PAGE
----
Lightening on Kings Mountain. Courtesy of Subversive Photography
Miscellaneous History Trivia
Because the Echo ran so seldom for so long, I haven't done an Echo history piece in 18 months. Meanwhile, folks who know , I study Mountain history asked me lots of questions. Seemed like answers to the most frequent queries might interest you and others.
"Before logging, were there trees on the sagebrush and grassy areas of north and southwest Kings Mountain?" No! The redwood line has been where it is since the first Europeans arrived. Redwoods grow where they grow and hardly at all elsewhere and its tough to stop them there; in the 19th century, before tractors, you just couldn't. A hair different from common perception today, the English botanist, A. B. Lambert who first named the redwoods, "Sempervirens" meant it to mean "Ever living root." Before tractors, you couldn't eliminate redwoods. Cut 'em down, burn 'em, chemical 'em--it didn't matter, the root lived and grew back in classic "fairy ring" form. So the outer edge of the tree line is where they were, and they were where they are.
"Were there 'native Americans’ (aka, indians) on Kings Mountain? " Rarely! The Bay Area's Costanoan/Ohlone indians were grassland and coastal folk, clustering in villages tied to ocean, bay and waterways, primarily eating seafood. In summer they hunted--into the hilly grasslands. But hunting was poor in the deep, dark redwood forest because the animals were mostly where they could find edible foliage, which was almost not at all in the redwoods. Arrowheads have been found on the Mountain's north edge and two relatively small shell mounds have been found to the South. One of these I found just east of Star Hill Road--now part of the Open Space's "Corte Madera" preserve. Sifting through it I found churt and obsidian chips, but not good, finished implements. Mostly shells. My theory is this: It is well known that indians traded extensively bay-to-coast. Back and forth, carrying loads, they would need the equivalent of campgrounds. Obsidian, for example, came from today's Lake County, but was traded throughout the state. I'm guessing the coast tribes traveled to the bigger bayside villages, for things like obsidian. When they overnighted en-route home they started shaping it into tools around the campfire, leaving the waste fragments behind. Each tribe probably stayed pretty much at the same camp site year-after-year, and hence the shell mounds built up. In essence, their debris is the indian equivalent of what would normally be found in one of our campground garbage cans--remains from the food they carried and the garbage they left behind on the trip.
"What were the first roads on the Mountain?" Impossible to know for sure. The first documentable road is the predecessor of today's Skyline--then called the "Summit" road. It shows clearly on the U.S. Surveyors 1855 map and ran from today's HWY 92 to today's Kings Mountain Road, and stopped there. (Skyline didn't run south from Kings Mountain Road until 1924.) The old road ran basically where it does now. In most places the current Skyline is right on top of it. But the old road was curvier. Where Skyline cuts straight through a hill, with cut banks uphill on both sides--that's tractor technology--the old, pre-tractor road wondered to one side of the hill or the other . ..... The second documentable road is Ridge Road, just where it is now and named "Ridge Road" on the Surveyor's 1860 map. But I can't tell exactly when or how it was built. Also in the 1850s and maybe as early as 1852 was a predecessor of today's Henrik Ibsen Road, with no name. More than 60 years before Henrik Ibsen Park the road ran just west and uphill of where it now runs, and was the access from the "Summit" road down to the Richards Steam Saw Mill and later to Nathan Comstock's home at the same location, where the Kromat's live today. Old Ranch Road, connecting to Ware Road and out to Skyline came much later. Other roads were probably here as early as these three, but I haven't found proof.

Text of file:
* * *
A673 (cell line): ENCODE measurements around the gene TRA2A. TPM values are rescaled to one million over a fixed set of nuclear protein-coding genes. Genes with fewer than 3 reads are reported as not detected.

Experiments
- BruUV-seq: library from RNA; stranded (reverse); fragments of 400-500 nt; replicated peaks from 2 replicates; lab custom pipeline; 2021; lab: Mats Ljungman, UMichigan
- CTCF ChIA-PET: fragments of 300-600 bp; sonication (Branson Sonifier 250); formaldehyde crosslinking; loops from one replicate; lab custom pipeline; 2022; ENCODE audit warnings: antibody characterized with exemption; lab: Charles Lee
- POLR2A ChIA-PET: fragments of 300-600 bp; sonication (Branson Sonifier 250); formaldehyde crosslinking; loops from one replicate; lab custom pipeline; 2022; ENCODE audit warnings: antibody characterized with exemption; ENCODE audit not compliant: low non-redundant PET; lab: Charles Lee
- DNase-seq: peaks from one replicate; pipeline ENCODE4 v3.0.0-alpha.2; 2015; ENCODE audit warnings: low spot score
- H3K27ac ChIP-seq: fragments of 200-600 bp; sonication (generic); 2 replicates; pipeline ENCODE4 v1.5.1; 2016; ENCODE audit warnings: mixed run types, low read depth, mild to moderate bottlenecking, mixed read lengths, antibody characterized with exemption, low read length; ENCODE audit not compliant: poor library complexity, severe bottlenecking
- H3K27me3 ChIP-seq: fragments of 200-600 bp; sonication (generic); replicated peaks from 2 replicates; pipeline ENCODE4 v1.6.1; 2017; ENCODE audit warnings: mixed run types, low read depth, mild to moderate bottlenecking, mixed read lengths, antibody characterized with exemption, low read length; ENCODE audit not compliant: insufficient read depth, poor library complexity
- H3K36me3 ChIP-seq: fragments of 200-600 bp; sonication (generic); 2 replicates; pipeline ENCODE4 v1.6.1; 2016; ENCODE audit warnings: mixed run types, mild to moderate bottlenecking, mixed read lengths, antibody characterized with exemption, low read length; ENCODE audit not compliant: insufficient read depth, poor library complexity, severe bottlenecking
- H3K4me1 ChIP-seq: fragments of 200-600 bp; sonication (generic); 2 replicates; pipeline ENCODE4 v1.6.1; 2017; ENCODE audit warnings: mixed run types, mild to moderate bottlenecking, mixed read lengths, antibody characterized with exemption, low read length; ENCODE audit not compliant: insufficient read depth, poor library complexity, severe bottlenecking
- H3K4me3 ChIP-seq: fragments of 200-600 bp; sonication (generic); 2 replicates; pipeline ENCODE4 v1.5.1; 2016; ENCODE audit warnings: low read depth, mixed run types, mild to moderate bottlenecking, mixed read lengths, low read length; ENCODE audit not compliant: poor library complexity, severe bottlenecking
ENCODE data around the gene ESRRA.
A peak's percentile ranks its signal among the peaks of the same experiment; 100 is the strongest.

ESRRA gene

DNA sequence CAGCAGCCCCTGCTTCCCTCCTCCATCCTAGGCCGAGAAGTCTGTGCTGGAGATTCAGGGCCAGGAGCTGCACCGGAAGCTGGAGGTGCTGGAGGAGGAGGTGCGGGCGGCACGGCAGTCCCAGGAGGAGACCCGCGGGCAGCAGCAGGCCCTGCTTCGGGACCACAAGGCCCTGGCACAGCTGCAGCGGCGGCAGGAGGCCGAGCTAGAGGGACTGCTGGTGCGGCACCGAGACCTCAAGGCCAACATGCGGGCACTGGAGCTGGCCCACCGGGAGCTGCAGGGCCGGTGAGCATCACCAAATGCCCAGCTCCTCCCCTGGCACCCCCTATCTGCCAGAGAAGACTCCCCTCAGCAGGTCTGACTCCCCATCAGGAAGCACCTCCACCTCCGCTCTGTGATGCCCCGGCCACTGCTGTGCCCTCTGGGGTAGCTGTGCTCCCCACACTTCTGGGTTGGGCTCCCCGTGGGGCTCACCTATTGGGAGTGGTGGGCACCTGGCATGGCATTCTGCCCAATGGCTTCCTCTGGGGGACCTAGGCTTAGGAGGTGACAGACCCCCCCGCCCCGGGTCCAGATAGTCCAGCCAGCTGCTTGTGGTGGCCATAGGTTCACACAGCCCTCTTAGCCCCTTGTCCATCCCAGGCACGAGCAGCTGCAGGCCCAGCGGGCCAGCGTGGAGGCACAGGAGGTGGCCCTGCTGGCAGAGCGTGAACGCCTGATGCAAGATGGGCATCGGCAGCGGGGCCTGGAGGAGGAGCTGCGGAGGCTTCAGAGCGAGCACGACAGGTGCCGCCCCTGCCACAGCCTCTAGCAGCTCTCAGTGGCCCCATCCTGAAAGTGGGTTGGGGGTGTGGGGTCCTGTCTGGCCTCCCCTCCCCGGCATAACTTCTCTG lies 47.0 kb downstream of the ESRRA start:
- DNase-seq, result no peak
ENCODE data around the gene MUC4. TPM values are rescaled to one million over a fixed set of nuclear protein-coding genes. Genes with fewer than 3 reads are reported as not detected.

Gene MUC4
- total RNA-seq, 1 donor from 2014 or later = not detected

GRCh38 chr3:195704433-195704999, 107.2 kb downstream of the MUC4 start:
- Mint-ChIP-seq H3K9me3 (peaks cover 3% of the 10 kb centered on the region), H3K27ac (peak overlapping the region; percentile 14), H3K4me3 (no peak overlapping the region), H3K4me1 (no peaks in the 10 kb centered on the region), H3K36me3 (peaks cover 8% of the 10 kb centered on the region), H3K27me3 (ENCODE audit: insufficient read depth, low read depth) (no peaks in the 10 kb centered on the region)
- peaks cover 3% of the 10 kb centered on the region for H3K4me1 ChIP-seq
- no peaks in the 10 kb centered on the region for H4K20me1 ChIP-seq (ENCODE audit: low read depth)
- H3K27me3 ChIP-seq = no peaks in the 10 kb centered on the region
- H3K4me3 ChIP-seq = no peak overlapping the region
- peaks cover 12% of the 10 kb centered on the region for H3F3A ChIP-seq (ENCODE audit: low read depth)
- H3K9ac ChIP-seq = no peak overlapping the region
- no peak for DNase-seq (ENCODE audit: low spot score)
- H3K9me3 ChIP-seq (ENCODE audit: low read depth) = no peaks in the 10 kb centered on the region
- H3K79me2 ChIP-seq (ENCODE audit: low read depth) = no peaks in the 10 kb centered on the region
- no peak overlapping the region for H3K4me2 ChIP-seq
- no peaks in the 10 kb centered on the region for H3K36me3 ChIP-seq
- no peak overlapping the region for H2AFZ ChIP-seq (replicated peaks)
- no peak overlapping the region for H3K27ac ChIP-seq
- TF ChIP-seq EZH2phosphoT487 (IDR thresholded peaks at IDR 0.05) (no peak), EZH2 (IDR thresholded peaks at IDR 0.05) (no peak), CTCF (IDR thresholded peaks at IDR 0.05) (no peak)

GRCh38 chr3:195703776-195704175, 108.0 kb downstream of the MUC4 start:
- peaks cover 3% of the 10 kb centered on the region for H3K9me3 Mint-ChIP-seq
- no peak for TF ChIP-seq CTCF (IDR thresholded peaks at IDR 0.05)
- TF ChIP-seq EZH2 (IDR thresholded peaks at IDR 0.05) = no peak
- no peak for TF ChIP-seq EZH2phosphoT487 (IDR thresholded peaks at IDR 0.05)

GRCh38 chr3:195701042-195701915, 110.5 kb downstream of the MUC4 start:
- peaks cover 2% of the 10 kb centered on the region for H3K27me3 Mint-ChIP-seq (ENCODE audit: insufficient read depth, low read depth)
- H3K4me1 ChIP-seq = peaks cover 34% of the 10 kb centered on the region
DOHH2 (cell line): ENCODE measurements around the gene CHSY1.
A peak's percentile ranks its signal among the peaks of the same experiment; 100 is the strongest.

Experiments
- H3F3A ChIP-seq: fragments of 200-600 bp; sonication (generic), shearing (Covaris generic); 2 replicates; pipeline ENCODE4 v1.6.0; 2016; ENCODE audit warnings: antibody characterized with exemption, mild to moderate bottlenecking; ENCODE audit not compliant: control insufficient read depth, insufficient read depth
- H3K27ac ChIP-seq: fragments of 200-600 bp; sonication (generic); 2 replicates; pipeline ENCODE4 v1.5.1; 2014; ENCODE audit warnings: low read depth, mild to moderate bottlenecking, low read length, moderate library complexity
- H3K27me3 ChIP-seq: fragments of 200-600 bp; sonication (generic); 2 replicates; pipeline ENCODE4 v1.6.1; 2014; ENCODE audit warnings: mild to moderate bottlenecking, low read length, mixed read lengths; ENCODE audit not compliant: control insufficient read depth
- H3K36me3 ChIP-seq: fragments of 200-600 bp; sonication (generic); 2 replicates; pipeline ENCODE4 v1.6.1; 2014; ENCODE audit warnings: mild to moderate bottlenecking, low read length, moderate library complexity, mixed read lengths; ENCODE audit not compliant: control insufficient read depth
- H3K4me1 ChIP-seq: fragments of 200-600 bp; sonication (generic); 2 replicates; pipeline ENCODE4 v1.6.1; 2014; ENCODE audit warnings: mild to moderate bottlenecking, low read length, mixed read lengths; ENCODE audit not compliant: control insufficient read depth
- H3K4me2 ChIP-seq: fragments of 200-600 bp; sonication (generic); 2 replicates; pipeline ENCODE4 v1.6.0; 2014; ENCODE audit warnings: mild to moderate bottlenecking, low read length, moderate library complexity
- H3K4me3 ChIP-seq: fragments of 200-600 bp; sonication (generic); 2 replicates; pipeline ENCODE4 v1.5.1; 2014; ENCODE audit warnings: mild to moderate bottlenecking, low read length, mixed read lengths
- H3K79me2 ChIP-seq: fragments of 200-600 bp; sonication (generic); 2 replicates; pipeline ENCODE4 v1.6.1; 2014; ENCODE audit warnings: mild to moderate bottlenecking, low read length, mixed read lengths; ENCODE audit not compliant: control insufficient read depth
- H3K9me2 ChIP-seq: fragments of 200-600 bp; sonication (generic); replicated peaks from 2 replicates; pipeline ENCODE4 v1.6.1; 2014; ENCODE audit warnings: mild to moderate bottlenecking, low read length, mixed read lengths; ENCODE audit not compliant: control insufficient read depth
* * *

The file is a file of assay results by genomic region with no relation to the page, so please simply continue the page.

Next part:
"What was the first house up here?" That's easy. It belonged to James Pease, the 2nd non-Spanish European in the San Mateo County Area. In the 1840s he had a cabin on a site that has never been determined exactly, but was just west of skyline and about 100 yards north of our Kings Mountain Country Store--perhaps on Tim German's property.
"What is the oldest house up here?" That's easy, too. It was Nathan Comstock's cabin, until it was taken down in the 1970s. The oldest is now the old George Harkins house, just south of the Country Store and the MROSD parking lot. John Harkins owned that property by 1860 and soon built that house. Later, his son George lived there until his death in the early 1930s. George, of course, was a Mountain legend as a hermit. While neither Comstock Road nor Harkins Road are where these men lived, the roads were named to honor them by Davenport Bromfield who developed much of the west-side of Skyline.
The Harkins House 1990
"How did Kings Mountain get its name?" At first, the Mountain was called "Sierra Morena", "the summit", “Summit Springs", and sometimes just "the Redwoods". In the 1860s Frank and Honora King squatted on land at today's junction of Skyline and Kings Mountain Road, building their hotel, The Mountain Brow House at the Northwest corner of today's intersection facing south. Its balcony had great coastal views and Honora's cooking was widely regarded .The Joint was soon a favorite for flatlander tourists making the area known by everyone down below as "The King's" or "King's Mountain." But the apostrophe never too -- hence the name: "Kings Mountain "
February 13, 1950 - The last of the Kings dies, childless